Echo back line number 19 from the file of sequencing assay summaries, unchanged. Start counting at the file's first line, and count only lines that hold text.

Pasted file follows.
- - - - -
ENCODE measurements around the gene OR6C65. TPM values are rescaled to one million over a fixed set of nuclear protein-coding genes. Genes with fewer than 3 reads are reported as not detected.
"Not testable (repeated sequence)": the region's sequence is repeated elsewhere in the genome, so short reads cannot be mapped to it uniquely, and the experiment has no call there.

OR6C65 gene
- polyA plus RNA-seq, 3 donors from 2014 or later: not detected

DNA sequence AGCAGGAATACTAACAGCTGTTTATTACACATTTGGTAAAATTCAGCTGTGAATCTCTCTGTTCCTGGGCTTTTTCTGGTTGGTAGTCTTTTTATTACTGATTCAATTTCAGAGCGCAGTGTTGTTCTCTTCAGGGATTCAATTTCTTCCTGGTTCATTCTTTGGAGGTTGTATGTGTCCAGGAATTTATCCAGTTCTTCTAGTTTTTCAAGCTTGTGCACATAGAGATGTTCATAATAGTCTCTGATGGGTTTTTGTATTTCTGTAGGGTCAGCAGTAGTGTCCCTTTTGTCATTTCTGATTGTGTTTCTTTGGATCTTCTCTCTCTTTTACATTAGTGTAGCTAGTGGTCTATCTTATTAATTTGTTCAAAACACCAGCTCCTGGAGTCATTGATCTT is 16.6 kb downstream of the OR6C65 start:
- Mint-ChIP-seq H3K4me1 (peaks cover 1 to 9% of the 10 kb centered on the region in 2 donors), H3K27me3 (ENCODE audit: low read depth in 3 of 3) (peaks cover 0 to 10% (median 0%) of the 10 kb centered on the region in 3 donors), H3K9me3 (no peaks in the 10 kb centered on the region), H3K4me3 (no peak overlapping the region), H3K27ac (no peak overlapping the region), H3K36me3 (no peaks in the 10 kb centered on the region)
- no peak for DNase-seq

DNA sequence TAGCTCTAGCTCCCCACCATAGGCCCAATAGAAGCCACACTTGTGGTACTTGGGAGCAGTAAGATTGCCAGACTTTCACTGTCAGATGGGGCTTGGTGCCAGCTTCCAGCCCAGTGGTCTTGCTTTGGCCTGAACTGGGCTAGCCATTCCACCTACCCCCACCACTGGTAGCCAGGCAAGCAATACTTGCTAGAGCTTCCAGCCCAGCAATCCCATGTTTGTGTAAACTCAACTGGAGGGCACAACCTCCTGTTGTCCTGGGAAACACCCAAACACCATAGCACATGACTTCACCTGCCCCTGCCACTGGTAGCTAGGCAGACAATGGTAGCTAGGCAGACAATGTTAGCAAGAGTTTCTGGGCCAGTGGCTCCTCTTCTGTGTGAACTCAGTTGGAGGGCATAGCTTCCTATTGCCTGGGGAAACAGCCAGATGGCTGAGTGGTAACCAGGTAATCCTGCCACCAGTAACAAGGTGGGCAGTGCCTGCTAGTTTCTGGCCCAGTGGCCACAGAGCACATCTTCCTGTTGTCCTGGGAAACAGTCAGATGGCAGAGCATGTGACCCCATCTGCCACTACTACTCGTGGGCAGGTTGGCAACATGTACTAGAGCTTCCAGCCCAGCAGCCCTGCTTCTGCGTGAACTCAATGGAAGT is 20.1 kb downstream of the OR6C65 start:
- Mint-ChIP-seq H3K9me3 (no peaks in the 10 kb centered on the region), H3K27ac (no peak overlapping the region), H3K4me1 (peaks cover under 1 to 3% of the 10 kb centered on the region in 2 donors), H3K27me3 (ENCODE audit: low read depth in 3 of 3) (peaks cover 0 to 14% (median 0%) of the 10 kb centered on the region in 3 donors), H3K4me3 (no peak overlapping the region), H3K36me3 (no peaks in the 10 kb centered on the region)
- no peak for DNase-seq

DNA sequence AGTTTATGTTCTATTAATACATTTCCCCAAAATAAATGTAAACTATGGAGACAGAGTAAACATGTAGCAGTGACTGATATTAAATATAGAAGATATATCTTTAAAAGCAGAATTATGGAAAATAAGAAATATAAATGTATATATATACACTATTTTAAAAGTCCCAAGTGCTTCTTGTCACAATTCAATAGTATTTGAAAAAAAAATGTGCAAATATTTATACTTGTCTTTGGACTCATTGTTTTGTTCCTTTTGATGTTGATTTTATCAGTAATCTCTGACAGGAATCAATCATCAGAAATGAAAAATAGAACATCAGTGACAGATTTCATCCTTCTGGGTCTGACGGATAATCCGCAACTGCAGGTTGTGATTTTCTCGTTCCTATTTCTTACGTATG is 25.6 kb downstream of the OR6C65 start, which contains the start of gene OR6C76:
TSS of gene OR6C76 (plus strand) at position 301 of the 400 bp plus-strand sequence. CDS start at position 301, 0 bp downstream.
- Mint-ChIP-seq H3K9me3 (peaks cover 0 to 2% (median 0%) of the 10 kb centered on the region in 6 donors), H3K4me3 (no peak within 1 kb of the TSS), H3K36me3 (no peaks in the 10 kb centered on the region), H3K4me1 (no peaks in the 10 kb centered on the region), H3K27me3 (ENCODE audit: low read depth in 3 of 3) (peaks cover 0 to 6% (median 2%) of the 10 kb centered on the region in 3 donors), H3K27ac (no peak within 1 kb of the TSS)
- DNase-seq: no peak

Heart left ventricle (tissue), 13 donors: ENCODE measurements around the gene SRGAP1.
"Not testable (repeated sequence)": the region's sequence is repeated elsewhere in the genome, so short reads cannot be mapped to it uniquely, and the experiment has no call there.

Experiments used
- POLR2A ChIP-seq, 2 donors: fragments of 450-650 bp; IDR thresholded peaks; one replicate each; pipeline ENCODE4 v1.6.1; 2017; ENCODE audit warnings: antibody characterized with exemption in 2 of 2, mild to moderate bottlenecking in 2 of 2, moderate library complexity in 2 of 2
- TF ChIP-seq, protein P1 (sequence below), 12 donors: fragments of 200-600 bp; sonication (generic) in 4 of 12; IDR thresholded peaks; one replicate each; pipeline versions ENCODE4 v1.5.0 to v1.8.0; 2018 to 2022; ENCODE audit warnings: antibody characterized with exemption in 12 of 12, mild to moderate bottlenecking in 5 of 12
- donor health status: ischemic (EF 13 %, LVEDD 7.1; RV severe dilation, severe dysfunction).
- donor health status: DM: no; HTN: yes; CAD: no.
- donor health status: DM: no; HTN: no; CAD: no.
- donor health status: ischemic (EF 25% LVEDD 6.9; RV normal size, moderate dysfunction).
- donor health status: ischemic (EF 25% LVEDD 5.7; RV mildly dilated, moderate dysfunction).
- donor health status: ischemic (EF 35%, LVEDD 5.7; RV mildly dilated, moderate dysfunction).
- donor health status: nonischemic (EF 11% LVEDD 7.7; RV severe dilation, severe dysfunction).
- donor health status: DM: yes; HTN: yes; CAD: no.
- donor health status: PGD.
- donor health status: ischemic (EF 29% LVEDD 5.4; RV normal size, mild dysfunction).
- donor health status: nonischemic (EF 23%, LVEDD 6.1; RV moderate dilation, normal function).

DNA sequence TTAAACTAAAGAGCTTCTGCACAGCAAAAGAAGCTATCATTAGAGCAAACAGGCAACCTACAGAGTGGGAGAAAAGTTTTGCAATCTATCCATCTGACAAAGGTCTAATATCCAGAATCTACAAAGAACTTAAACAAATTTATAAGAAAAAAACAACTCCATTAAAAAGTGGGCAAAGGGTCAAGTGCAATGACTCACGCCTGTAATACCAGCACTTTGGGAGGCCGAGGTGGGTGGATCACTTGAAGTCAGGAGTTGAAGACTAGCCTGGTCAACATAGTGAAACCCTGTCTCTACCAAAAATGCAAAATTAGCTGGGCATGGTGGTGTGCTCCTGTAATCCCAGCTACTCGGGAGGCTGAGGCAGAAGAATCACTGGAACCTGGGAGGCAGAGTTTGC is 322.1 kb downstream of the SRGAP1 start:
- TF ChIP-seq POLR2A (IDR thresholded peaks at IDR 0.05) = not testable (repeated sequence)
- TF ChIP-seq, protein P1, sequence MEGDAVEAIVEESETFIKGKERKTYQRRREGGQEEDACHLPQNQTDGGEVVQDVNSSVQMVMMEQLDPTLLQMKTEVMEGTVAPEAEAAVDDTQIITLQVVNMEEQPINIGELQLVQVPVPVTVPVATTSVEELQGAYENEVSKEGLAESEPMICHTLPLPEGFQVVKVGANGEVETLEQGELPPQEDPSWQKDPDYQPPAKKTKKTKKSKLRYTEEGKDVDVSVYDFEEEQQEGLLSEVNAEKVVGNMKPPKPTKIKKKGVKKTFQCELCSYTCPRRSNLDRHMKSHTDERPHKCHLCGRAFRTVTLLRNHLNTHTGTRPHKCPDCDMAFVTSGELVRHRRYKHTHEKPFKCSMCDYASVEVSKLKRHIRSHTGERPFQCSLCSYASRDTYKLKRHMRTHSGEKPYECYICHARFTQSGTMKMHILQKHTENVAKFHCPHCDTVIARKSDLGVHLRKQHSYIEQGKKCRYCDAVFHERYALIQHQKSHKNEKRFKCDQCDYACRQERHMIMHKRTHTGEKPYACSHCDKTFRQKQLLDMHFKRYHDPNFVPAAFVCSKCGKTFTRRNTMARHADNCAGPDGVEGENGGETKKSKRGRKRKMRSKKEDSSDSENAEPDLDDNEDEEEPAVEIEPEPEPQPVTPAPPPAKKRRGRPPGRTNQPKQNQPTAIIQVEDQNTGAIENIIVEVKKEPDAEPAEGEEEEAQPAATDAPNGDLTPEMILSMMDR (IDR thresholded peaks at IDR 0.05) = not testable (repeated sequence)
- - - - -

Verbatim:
- TF ChIP-seq, protein P1 (sequence below), 12 donors: fragments of 200-600 bp; sonication (generic) in 4 of 12; IDR thresholded peaks; one replicate each; pipeline versions ENCODE4 v1.5.0 to v1.8.0; 2018 to 2022; ENCODE audit warnings: antibody characterized with exemption in 12 of 12, mild to moderate bottlenecking in 5 of 12